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Besides the physical and health changes that a newly diagnosed cancer patient has to deal with, there is also some psychological trauma that they experience.
Major questions many patients grapple with are;
1. Will I die?
2. If I die, how will my family cope?
3. How will we pay for all the treatments?
4. How does the quality of my life change after this?
They are often faced with uncertainty, despair and hopelessness about their future. Trauma counsellors liken it to a lesser form of PTSD experienced by soldiers.
According to a cancer care handbook, there are certain ways you can help lessen their burden.
1. Respect their privacy. If they disclose their diagnosis to you, don't share it without their permission. And respect their wishes about their course of treatment.
2. Assure them that you will always be there for them. That the diagnosis changes nothing.
3. Don't leave them out of any activities. Let them opt out if they want to.
4. Listen to them when they need to talk. Don't interrupt. Sometimes they just want a sounding board.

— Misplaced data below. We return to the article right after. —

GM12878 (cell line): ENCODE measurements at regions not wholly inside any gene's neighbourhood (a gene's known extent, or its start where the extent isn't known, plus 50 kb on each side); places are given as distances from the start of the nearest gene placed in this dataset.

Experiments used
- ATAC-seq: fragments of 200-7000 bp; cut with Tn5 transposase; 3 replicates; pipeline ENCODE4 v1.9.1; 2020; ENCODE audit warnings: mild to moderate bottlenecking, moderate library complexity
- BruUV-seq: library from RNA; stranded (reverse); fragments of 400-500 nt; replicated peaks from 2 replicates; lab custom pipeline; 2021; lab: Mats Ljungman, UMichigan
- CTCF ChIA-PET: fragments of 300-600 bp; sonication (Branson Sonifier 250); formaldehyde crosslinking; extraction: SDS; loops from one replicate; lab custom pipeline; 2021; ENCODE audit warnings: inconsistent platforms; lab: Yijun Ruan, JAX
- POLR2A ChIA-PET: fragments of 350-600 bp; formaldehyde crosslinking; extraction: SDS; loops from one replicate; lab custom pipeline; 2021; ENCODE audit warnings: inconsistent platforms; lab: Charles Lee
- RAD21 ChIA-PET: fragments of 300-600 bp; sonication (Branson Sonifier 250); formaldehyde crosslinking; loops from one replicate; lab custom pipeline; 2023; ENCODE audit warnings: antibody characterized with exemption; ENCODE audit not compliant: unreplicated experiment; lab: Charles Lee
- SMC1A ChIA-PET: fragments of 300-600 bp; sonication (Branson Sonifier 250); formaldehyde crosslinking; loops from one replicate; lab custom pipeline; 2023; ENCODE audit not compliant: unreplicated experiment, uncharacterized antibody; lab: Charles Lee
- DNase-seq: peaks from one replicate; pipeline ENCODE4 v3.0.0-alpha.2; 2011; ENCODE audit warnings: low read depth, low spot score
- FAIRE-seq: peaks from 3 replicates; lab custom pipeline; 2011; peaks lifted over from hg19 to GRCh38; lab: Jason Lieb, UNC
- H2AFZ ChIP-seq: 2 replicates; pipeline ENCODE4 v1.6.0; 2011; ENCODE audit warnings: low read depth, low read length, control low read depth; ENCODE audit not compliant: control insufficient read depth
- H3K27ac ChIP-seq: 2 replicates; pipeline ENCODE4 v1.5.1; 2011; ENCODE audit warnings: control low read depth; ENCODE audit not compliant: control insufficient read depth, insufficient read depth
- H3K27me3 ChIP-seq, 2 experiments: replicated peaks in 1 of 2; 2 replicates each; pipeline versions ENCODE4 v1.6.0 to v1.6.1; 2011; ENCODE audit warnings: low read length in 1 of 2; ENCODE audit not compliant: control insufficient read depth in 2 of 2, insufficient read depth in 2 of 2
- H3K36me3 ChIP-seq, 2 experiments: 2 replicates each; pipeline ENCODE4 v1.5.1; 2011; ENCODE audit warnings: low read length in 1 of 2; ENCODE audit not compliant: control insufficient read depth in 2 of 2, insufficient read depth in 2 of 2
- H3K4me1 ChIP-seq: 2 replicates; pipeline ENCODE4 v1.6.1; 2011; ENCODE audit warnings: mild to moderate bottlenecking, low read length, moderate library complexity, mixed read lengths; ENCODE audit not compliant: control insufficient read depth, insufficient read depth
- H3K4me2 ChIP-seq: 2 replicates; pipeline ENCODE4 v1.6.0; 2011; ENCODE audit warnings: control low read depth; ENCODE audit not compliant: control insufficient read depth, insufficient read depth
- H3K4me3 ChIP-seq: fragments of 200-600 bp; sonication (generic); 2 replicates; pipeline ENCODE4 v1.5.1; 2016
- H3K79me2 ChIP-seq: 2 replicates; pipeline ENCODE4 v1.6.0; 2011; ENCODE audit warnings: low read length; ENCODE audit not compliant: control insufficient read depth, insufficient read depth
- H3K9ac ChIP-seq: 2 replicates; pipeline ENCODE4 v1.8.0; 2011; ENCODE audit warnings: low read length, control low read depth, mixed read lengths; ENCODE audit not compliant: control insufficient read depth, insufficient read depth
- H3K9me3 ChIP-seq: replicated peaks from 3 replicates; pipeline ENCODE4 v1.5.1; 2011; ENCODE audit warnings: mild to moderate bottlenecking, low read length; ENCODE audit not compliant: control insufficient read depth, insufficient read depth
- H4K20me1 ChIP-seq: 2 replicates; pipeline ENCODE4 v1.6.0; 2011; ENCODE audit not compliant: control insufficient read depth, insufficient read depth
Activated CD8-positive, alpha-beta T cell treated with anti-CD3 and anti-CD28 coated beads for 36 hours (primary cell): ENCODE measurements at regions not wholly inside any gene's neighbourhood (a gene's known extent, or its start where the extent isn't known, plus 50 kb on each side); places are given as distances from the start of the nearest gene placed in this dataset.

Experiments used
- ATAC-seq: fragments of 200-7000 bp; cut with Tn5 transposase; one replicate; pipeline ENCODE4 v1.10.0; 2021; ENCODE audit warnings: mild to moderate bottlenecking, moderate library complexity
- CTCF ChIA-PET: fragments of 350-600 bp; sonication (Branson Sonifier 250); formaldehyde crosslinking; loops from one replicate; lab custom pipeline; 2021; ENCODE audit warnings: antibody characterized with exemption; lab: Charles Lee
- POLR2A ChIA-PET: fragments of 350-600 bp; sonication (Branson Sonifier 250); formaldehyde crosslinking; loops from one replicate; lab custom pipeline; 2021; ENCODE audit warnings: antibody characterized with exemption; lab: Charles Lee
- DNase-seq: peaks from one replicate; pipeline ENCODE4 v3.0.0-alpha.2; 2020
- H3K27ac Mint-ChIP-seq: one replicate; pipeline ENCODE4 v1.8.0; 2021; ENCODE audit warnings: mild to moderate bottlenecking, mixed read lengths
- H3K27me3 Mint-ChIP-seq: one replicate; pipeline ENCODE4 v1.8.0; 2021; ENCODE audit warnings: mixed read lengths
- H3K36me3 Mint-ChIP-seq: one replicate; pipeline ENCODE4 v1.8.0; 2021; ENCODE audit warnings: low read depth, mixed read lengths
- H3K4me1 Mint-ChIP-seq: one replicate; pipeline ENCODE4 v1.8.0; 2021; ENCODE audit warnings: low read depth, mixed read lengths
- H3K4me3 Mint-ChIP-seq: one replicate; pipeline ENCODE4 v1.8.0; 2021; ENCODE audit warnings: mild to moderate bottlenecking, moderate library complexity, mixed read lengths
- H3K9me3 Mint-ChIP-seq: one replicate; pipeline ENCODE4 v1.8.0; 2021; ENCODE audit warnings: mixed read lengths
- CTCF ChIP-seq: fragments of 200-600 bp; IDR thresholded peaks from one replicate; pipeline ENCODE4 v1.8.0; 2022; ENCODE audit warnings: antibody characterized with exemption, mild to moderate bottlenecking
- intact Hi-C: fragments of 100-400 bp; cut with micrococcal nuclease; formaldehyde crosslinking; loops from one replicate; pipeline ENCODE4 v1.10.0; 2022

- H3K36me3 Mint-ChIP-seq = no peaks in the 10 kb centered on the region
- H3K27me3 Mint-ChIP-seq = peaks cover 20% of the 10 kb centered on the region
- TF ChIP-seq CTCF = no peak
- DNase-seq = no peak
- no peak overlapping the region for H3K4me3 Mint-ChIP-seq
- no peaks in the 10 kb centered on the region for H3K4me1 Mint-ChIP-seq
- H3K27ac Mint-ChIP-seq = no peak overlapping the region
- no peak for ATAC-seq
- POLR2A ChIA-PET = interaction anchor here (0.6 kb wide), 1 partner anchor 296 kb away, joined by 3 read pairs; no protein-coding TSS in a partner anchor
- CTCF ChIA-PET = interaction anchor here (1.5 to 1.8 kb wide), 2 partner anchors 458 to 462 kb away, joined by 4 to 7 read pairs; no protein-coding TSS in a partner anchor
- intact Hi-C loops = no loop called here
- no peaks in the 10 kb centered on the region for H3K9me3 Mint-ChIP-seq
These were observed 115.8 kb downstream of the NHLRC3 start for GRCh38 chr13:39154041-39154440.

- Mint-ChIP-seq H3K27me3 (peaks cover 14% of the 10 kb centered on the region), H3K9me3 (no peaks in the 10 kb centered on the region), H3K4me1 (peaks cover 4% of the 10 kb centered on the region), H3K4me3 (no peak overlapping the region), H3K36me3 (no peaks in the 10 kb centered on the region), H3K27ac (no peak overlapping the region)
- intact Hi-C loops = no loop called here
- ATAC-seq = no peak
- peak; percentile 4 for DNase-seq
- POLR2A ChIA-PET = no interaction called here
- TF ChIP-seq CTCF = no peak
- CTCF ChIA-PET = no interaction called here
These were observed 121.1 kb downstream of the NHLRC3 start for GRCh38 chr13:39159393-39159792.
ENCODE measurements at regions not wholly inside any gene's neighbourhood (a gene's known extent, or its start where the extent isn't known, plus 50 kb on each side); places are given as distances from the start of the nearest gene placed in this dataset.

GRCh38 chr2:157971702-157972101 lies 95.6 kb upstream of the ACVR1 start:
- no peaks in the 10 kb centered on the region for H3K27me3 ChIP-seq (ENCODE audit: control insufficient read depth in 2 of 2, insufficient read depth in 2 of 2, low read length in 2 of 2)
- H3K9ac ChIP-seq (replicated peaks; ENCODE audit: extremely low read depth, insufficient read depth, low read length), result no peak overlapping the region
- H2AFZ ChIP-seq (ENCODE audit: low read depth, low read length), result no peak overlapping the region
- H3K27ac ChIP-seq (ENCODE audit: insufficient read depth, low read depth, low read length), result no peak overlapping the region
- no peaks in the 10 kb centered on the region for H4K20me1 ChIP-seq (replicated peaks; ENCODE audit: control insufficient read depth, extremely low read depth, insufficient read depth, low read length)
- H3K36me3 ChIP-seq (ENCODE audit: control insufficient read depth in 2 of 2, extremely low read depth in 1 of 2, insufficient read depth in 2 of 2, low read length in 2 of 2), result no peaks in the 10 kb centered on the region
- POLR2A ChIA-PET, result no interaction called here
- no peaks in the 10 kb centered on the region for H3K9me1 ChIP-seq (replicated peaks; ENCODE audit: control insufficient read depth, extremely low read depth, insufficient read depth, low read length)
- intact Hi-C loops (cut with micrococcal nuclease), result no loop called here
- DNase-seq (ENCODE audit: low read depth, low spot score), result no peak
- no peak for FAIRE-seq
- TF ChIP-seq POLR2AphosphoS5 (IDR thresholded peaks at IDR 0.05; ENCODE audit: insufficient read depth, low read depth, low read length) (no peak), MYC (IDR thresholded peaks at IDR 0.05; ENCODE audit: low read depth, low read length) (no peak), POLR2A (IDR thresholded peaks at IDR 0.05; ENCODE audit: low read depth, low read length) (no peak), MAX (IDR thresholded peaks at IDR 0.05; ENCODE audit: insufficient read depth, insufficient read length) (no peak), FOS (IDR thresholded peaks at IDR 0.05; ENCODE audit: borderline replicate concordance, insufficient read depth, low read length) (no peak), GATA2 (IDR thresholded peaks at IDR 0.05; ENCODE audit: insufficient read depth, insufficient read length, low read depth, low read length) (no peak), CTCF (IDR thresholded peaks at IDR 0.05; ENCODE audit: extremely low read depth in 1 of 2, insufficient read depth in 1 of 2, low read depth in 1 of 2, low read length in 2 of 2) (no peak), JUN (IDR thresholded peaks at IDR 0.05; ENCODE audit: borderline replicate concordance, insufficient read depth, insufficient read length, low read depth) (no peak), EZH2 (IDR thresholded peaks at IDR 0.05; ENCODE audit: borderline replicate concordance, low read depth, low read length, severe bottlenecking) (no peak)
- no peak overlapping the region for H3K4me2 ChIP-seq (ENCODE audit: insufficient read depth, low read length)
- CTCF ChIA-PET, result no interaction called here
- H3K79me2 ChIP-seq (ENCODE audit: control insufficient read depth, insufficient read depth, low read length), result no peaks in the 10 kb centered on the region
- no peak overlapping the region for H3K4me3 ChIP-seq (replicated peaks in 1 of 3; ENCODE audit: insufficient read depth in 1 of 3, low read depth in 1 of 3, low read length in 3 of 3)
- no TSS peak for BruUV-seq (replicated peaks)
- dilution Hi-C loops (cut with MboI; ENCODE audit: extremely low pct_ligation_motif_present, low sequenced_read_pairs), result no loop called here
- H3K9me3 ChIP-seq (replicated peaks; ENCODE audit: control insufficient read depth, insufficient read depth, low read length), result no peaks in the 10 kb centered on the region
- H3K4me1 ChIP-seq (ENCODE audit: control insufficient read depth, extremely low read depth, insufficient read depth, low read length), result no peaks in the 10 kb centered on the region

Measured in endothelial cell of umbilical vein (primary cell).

5. They will have some great days and some really hard ones. Don't take any affronts personally.
6. Seek out support groups. If In Nairobi or its environs, seek out Faraja Cancer Support located in Parklands Nairobi. They offer free counselling, yoga, and other rejuvenating therapies for cancer patients.
1. Don't give unsolicited advice.
2. Don't tell them "I understand how you feel," because you really don't.
3. Don't avoid talking about the disease. They can sense when you aren't being upfront with them. In the same breath, don't let everything you do revolve around the sickness.
4. Don't let your friendship change. It could be the one thing they hope remains the same about their life.
5. If suffering from a bout of illness, no matter how trivial, stay away. Their immunity is compromised while undergoing treatment.